Brand Unified Theory

Everyone who interacts with your company, whether it’s customers, employees, or job applicants, is exposed to your brand. A brand conveys not just your mission and values but also your attitude and your position in the marketplace.
A single consistent message makes marketing simple. It conveys a sense of purpose to everyone in your company and a sense of identity to everyone outside it. We call it the “Brand Unified Theory.” Here’s how it works for each group listed above.

Employees

If your advertising is saying one thing and your internal communications say another, you’ll soon find that your employees are working towards the wrong goals.
When employees share your core beliefs and values, it informs everything they do. Even if an employee never interacts with a customer, she can still use your brand’s principles to guide her business decisions. Employer branding makes everyone on your team realize that their actions contribute to a goal, and that they’re working not just for a company but for a way of life.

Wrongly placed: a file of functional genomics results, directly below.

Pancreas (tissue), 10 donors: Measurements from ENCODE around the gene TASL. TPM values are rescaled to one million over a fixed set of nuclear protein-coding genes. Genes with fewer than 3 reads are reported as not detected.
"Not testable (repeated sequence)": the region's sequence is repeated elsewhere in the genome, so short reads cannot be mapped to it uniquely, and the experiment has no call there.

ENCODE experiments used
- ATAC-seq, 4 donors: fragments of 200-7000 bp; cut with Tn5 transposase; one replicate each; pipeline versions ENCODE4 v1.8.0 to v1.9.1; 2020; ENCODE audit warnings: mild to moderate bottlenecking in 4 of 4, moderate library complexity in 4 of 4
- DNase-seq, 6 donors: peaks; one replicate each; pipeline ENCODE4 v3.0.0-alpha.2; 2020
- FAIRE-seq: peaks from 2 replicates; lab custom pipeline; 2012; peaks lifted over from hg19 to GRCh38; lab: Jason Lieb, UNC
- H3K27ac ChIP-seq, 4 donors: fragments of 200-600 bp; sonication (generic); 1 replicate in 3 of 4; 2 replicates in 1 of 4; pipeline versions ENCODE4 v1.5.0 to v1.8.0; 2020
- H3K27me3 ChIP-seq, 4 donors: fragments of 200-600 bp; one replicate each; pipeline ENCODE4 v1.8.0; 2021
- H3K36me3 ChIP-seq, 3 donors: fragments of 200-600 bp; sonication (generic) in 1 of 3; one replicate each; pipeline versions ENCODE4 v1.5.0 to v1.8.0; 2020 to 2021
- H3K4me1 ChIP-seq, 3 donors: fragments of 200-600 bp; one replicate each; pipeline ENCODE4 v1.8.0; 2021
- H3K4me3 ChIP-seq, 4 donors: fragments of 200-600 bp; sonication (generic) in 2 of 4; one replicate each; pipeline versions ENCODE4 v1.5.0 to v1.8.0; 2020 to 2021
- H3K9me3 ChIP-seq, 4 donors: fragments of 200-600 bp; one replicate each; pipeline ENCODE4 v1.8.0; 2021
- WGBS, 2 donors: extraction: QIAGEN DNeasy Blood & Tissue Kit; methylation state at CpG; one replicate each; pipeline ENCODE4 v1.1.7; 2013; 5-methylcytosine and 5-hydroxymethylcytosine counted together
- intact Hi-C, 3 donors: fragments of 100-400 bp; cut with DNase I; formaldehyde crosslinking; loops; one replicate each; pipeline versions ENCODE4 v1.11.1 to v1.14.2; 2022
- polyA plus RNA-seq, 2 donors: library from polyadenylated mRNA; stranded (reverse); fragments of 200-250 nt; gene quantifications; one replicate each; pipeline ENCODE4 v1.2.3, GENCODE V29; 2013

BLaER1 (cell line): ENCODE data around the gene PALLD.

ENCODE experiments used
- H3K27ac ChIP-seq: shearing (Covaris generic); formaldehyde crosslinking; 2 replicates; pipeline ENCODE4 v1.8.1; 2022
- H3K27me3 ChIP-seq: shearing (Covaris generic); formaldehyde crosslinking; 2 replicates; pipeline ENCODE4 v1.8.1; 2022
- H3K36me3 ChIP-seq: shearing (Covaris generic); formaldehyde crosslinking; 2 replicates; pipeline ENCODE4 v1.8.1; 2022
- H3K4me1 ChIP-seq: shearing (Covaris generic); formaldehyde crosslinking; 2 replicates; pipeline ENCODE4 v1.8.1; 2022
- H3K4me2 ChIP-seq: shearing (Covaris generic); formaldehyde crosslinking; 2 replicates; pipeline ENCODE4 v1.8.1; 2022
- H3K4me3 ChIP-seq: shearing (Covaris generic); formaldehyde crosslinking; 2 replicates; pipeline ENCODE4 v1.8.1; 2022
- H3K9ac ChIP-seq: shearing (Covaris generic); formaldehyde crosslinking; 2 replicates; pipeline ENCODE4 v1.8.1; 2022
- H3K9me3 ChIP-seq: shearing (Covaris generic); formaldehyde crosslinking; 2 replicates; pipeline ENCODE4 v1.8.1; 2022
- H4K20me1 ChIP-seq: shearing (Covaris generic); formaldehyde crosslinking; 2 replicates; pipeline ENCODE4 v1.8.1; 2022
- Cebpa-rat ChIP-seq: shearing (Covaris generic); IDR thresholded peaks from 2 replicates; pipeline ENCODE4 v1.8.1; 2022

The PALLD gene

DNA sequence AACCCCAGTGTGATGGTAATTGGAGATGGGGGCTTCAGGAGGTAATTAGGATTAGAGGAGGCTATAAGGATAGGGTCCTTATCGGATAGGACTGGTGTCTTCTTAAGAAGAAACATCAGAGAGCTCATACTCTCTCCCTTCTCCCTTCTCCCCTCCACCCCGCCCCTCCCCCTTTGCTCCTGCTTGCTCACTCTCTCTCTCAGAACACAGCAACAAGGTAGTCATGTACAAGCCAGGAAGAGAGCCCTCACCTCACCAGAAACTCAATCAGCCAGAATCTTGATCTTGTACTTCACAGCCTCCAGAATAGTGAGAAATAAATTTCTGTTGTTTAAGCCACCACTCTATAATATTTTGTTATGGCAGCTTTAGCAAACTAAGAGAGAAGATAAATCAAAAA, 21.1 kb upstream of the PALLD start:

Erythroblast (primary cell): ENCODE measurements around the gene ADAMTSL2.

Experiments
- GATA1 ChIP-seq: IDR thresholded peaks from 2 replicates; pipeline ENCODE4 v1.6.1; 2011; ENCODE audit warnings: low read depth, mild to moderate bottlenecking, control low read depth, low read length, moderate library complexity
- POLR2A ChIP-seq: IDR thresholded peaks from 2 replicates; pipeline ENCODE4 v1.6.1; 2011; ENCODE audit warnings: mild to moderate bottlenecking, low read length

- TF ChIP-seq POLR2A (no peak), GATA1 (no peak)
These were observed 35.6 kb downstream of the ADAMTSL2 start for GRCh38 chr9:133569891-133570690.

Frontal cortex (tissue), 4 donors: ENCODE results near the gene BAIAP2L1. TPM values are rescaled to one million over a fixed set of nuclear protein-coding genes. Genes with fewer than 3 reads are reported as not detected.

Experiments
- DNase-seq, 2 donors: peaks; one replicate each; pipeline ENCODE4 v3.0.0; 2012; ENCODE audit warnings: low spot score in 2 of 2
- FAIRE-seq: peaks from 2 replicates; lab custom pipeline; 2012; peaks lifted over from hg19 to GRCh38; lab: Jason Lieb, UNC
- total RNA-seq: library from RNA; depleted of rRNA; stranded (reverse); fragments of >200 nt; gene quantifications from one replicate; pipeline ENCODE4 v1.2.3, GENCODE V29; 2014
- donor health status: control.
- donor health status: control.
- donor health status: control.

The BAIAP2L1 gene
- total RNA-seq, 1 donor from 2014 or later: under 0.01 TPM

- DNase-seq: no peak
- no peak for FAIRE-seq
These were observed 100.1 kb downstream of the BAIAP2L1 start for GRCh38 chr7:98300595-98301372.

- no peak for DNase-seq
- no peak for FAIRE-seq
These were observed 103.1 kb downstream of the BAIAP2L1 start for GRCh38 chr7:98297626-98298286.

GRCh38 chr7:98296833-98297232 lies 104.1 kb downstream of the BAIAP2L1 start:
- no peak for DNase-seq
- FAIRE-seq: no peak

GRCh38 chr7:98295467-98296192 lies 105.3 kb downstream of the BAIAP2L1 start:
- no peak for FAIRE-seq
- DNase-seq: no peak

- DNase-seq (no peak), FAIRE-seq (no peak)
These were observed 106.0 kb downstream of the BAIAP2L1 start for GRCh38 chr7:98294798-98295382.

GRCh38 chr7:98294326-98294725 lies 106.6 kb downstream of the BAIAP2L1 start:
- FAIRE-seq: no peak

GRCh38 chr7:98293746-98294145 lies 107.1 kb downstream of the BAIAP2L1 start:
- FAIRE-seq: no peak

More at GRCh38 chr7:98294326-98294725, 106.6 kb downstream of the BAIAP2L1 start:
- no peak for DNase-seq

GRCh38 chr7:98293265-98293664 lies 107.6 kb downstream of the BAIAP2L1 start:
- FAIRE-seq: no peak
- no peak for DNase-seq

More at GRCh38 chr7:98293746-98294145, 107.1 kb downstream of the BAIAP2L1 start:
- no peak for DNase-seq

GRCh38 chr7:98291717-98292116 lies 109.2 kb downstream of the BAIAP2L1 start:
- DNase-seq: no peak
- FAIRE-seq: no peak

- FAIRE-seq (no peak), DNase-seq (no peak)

Customers

Some CEOs are comfortable with a basic motto like “We’re simply the best telecommunications company.” But that leaves many questions unanswered: The “best” for whom? Does “best” mean best prices, best selection, or best customer service? Why are you the best? How will you stay the best?
Studies have shown that consumers consider brands when making decisions, so branding becomes crucial when you’re trying to distinguish your product from others. Matching your customer brand to your employer brand makes both stronger.

Job Applicants

In a way, job applicants are both customers and employees at the same time. But you won’t be able to attract the talent you want, and job seekers won’t consider you, if you’re not clear about your brand. A survey of over 1,300 job seekers in the Gallup Management Journal recommends “caring about prospective employees as much as you do about your customers and current associates.” To go further, a study by talent assessment specialists SHL warned that applicants who were treated poorly during the interview process tended to share their frustration on blogs and social networks. Clearly, you need not only to communicate your brand to job seekers, but also live your brand so that they come away from the application experience happy.

The Brand Unified Theory ensures that your customers, employees, and business partners all share a core  belief in your brand. Put the theory into practice and turn your people into your brand’s believers, supporters, and advocates.
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